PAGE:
Dennis Gonzalez – trumpets. cornet, gong, bongos | Alvin Fielder – drums, percussion, small instruments | Chris Parker – piano, percussion | Aaron Gonzalez – acoustic bass, gongs | Stefan Gonzalez – drums, percussion, balafon | Leena Conquest – voice | Robbie Mercado – bata, congas, tambora
Recorded at the Mesquite Arts Center, Mesquite, Texas, on December 27, 2005 by Dennis Gonzalez. Mixed at Melo Dia Studio, Dalles, Texas, on December 28, 29, & 30, 2005 by Dennis Gonzalez.
Tracklist: 1. Raise the Spirit [18:09] 2. There’s a Face for Every Year [05:31] 3. Ganesha the Spy [16:16] 4. Tamazunchale 1 [06:17] 5. Portugal (for Linda Sharrock) [11:16] 6. Tamazunchale 2 [11:14]
A subtle African swing is the first perception
soon after the invocation that opens the music in this recording, although it was recorded on a winter’s day far from the savannahs of Africa, in northern Texas, not only because Dennis Gonzalez has been dedicatedly playing African-tinged music since the beginning, but because the elder percussionist on the session is none other than the original drummer with the pre-Paris Afro-centric Art Ensemble of Chicago, Alvin Fielder. The incantatory flavor of the bells, gongs and balafons and the open chording of the piano are reminders of the music of Randy Weston and of Pharaoh Sanders, and the spirit of the desert is revealed as well in the words of singer Lecna Conquest, well-known for her contributions to William Parker’s ensemble, Raining on the Moon, as she sings:
Thirsty traveler! / Sowing seeds in the land / Feed the soul / Raise the spirit!
As the second song attests, this meeting was originally slated to be a trio session, like the second recording of this series, released as A Measure of Vision, with Fielder leading the proceedings on that CD, by Clean Feed Records in 2007. But after hearing the budding work of Gonzalez’s sons, drummer/vibist Stefan, and the young virtuoso contrabassist Aaron, both of whom he’s known since their childhoods, from the time of the original Silkheart recordings, Fielder asked that they be brought on board, and the trio quickly became a convincing double drum septet. Chris Parker, a young white pianist from Memphis who has lived his playing life in the Black church, is introspective and aggressive from one moment to the next, and Fielder is ever the master drummer, following in the footsteps of his teachers Max Roach and Ed Blackwell. – – Zigni Watt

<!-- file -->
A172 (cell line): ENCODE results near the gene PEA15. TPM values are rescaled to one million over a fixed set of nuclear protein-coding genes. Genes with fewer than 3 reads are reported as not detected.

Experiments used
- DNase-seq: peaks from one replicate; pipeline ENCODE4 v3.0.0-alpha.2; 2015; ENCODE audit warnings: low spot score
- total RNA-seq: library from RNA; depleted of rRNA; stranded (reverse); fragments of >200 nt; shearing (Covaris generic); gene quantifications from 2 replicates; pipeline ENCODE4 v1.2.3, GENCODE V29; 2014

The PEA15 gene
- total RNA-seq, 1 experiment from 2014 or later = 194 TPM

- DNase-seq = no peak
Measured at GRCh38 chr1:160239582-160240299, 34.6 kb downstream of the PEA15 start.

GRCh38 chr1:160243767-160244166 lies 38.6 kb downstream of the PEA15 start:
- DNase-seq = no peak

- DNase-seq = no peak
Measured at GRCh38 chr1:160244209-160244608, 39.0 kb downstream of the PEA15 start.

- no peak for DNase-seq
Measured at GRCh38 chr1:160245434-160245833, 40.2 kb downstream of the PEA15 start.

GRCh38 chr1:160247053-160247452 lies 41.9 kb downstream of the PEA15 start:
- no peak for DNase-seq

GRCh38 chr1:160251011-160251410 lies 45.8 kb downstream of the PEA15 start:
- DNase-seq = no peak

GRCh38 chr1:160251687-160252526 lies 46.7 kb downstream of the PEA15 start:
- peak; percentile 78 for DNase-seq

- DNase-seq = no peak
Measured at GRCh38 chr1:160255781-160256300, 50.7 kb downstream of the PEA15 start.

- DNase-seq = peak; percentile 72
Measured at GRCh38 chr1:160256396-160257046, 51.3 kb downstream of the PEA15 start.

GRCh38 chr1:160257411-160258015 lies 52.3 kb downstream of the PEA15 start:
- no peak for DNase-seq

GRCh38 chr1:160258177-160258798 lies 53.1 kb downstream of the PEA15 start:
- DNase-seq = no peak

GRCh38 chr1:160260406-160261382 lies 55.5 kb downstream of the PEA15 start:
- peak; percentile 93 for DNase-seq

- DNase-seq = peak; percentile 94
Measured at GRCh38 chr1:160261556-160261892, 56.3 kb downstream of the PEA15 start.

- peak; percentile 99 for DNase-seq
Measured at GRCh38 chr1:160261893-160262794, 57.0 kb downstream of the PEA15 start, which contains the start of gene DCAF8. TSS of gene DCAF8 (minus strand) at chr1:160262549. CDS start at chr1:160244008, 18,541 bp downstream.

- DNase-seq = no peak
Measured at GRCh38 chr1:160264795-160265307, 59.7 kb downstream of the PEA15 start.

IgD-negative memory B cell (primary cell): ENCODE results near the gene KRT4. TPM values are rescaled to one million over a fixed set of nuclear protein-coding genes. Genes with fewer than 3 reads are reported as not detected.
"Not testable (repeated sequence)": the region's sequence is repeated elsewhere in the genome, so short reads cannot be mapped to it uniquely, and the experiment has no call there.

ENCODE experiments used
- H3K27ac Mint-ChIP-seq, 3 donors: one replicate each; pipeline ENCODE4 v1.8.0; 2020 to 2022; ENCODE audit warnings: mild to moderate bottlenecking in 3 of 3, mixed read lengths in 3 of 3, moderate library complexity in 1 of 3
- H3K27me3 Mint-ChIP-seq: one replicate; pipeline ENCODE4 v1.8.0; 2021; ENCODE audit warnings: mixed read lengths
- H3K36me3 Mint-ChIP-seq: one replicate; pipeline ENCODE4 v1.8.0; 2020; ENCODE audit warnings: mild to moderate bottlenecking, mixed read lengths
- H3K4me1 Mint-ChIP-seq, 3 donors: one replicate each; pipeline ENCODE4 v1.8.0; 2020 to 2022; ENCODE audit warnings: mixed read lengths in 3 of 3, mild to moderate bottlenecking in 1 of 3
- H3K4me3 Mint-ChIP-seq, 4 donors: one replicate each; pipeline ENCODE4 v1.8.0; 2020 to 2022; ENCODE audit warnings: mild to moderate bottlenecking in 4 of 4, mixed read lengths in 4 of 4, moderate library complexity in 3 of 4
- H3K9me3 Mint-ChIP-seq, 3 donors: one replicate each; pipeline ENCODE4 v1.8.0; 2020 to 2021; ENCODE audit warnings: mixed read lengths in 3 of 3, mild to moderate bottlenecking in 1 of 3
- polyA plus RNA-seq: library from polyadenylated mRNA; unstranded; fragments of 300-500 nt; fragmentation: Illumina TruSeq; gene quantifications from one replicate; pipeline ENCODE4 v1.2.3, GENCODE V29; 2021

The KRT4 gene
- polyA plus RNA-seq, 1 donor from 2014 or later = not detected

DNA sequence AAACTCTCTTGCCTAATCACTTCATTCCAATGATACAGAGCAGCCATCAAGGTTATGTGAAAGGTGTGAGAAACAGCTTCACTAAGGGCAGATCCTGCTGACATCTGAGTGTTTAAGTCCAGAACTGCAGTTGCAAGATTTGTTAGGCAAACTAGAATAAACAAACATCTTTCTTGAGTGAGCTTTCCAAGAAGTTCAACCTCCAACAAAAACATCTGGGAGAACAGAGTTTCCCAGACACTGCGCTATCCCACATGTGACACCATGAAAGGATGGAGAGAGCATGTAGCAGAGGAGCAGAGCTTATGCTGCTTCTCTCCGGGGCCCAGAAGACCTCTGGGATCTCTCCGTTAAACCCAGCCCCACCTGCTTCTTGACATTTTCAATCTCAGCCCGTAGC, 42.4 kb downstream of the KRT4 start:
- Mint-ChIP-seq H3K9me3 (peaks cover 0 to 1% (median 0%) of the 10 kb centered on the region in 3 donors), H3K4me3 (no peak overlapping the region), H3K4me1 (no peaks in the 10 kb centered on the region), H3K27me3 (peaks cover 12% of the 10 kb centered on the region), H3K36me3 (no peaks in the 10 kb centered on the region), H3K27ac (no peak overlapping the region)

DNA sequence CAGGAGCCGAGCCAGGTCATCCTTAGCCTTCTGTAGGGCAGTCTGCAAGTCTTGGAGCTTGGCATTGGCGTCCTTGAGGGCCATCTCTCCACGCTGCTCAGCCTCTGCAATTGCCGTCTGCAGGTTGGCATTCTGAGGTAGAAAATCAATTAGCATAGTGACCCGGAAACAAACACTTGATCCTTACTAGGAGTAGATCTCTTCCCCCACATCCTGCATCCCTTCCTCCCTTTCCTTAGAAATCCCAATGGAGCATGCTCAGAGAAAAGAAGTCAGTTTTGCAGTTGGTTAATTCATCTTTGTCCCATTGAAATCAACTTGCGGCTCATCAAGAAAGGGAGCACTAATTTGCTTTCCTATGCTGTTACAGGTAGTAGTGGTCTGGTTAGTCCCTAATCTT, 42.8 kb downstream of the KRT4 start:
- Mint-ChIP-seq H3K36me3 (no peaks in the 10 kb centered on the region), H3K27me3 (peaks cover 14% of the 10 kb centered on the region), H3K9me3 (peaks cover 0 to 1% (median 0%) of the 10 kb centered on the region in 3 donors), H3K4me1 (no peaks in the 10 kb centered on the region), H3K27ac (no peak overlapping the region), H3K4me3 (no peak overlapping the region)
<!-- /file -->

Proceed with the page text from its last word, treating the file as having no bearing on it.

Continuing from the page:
Thanks to Marek Winiarski and Not Two Records for keeping the faith year after year.
Trumpeter Dennis Gonzalez
has been responsible for some beautifully realized music on record in the past and this is a worthy addition to the canon. The music’s full of that often difficult to define quality called life, shot through with a group conception which makes for a realization which is simultaneously both tight and loose. The presence of percussionist Alvin Fielder provides a kind of link with the percussive workouts of the Art Ensemble Of Chicago, and it’s that aesthetic which pervades the first four minutes of the opener, “Raise The Spirit,” before Chris Parker’s piano strikes out for territories new with Aaron Gonzalez’s bass hinting at harmonic possibilities. Singer Leena Conquest adds a further facet when she comes in and the gradualism of approach has the effect of enticing the listener in on the promise of new vistas. They come to the fore on “Ganesha The Spy,” where Parker’s piano sounds slightly portentous, only for the mood to disperse in the wake of percussion before Gonzalez maintains the stately, quietly reverential mood. Again the percussion is deftly handled in terms of deployment. The lyricism of the piece is perpetually foreboding, but in a manner that’s the opposite of off-putting. Not for these guys is the use of volume and instrumental screaming in pursuit of spurious spirit summoning.
“Tamazunchale I” is effectively a free bop outing, but it still gives Gonzalez the chance to show how he’s come on. Any debt he might once have owed Don Cherry was at best debatable, but now he’s his own man, not least in terms of his rhythmic conception. The percussion is busy, agitated at this tempo, but not to the point at which it’s detrimental to the music’s momentum. Again the key is realization. This is music as the product of group conception and the morality that implies is never in doubt. “Portugal (for Linda Sharrock)” is shot through with such rhythmic vitality that Conquest’s vocal establishes itself in counterpoint, her sustained notes belying the level of activity beneath. The very irresolution of the piece lends it an amorphous air, but that’s only one of the many happy surprises on offer here. — Nic Jones, AllAboutJazz
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